Britain’s Liam Broady reaping rewards of swapping mischief for mindfulness

Eleanor Crooks, PA Tennis Correspondent

Mindfulness and a growing maturity have helped Britain’s Liam Broady hit the form of his life.

The 27-year-old has already won 13 matches at second-tier Challenger level in 2021, reaching two finals, and two more wins in qualifying for the Miami Open this week have seen him reach the main draw of one of the biggest events on the ATP Tour.

That may already be enough for him to surpass the career-high ranking of 154 he set in 2018, even if he loses his first-round clash with Miomir Kecmanovic on Thursday.

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A top junior, Broady’s career has not yet sparked into full flame, and he has been open about the mental challenges of life well out of tennis’ spotlight, but the signs are promising that his best days are to come.

He told the PA news agency: “I’ve read players’ interviews who have gone on these runs because I’ve always been like, ‘Damn, what is it that you’ve changed?’

“It’s not much that’s changed over the last year or two. I’ve probably been a bit more focused and a bit more committed towards the tennis and taking care of the stuff around the court a lot better, which I think has made a bigger difference on the court.

“There’s routines I do every day. I get ripped for this, but I do a little bit of mindfulness each morning, a yoga-type thing, and I’ve got a lot more consistent with that.

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“My diet and stuff. I suppose because of Covid there’s less opportunity to get up to mischief. It’s all come together quite well. I’m just feeling good.

“There’s always going to be stress and doubts but I feel a lot more equipped to handle them now. I’ve done a lot of work with my mental coach Phil Quirk over the last few years, but it’s a process, isn’t it?

“You kind of expect it to work all at once, but it’s more the building up of doing a whole body of work. I think maturity is a large part of it. I’m still very immature with a lot of things, but I think over the last year or two I have started to mature a little bit in the right ways.”

The fact Broady, from Stockport, has climbed around 60 places in the rankings in a year is particularly impressive because of the changes to the system to protect players’ points during the coronavirus pandemic that have made it a lot harder to move up.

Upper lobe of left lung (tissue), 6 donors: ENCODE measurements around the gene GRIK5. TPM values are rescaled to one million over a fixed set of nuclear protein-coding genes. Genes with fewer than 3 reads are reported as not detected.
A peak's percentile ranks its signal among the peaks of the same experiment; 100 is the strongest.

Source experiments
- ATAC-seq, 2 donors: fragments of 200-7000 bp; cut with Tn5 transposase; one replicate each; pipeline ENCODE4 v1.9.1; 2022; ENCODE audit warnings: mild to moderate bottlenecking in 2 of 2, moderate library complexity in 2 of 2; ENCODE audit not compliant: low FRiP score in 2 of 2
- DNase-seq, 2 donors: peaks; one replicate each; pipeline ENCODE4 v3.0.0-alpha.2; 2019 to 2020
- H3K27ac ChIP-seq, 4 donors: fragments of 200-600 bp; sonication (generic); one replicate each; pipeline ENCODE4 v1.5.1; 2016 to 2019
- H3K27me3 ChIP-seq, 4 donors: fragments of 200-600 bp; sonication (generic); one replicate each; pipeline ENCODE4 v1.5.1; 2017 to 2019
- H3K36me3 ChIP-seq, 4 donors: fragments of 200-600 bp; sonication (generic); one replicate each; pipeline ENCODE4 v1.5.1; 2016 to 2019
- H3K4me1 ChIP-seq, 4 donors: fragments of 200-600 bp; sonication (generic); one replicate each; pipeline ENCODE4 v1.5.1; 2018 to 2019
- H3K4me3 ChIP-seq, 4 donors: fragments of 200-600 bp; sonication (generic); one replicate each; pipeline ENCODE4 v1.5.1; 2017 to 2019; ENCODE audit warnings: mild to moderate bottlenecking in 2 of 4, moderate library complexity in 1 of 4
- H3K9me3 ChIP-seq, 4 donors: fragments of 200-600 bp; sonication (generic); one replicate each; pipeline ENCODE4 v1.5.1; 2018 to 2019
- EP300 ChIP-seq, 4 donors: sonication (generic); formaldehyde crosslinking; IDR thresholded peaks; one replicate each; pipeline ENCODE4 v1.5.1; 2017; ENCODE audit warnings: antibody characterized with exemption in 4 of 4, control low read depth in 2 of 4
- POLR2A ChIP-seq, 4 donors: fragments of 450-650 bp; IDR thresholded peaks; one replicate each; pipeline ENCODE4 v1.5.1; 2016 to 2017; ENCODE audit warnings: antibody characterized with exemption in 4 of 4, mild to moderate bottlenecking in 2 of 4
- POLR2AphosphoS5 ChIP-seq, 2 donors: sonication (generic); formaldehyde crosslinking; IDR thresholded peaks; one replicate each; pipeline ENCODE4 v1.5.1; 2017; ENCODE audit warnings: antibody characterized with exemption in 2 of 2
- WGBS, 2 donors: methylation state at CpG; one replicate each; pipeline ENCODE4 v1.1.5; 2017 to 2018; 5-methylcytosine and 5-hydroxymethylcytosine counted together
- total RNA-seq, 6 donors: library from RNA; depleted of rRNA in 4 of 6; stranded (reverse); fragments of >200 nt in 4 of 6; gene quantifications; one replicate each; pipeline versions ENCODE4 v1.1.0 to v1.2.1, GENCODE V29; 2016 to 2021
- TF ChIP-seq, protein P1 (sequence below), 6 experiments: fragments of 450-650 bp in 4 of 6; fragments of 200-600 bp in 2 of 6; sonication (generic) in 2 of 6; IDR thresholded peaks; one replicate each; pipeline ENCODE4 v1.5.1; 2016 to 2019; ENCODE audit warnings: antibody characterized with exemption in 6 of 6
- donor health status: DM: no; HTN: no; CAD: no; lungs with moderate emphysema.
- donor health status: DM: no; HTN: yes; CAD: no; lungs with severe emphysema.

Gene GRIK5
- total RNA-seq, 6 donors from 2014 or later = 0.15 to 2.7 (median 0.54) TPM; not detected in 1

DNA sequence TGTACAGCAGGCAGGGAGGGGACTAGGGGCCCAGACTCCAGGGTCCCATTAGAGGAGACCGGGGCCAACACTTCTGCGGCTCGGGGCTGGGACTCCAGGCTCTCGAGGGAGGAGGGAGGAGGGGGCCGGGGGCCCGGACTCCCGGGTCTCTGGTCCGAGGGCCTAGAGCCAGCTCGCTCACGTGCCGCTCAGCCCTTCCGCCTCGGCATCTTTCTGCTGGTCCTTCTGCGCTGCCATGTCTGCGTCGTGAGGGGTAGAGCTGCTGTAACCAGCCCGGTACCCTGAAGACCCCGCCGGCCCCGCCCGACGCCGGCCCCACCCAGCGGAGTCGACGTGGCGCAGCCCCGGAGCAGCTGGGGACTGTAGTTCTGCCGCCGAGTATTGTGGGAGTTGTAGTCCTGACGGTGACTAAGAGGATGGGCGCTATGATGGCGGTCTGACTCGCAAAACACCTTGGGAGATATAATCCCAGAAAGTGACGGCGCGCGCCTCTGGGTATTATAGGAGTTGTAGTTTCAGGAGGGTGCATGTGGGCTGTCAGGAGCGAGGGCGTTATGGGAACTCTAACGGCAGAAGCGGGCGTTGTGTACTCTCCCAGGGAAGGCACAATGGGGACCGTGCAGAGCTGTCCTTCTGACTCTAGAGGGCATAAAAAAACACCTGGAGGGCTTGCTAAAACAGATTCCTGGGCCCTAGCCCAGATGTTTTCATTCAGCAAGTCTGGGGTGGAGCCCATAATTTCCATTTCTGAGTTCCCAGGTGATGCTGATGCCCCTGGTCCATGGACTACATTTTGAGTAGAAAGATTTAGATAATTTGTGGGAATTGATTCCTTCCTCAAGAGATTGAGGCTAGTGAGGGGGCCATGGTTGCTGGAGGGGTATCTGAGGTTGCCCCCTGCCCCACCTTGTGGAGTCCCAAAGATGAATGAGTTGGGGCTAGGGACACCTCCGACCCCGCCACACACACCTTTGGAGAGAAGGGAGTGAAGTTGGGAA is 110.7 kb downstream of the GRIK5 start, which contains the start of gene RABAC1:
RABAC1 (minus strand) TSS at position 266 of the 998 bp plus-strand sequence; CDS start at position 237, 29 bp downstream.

In the ATP race, which measures performances in 2021 only, Broady sits 76th, but he will not be doing cartwheels if he finds himself higher than 154 a week on Monday.

“I’ve not really been concerned with the career-high ranking,” he said. “I’d probably be quite a bit higher than it now if it was down to the normal rankings, but the last year or so especially I’ve been more focused on improving myself and improving my game and trusting that eventually that will pay dividends.”

There is a growing fatigue on the men’s tour in particular with the difficulties and restrictions caused by the pandemic.

Broady found himself having to swiftly change plans when France abruptly tightened its quarantine rules in February the day before he was due to travel there.

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Instead he flew to South Africa, got into another Challenger as an alternate, came through qualifying and went on to reach the final.

“It’s funny how things work out,” he said. “It was a nightmare. I’d been training for two weeks indoors to go to France and then all of a sudden I was going to be outdoors in Johannesburg at 1500 metres altitude.

“Then after South Africa I could have gone to sign for the qualifying in (the ATP events in) Doha and Dubai but you can’t enter those countries if you’ve been in South Africa so I flew to Egypt because it was one of the few places that wasn’t stopping travellers from South Africa.

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“I spent two weeks in Egypt, travelled to Italy and played a tournament there then flew out here.”

Despite the difficulties, Broady is not about to join the band of complainants.

“I understand it is difficult and I’m probably not going to be back in the UK until the grass-court season now because of the travel restrictions,” he said.

“It’s not ideal but I’m playing the sport I love and I’m able to go to work every day when a lot of people aren’t. It think it’s important to keep a little bit of perspective.”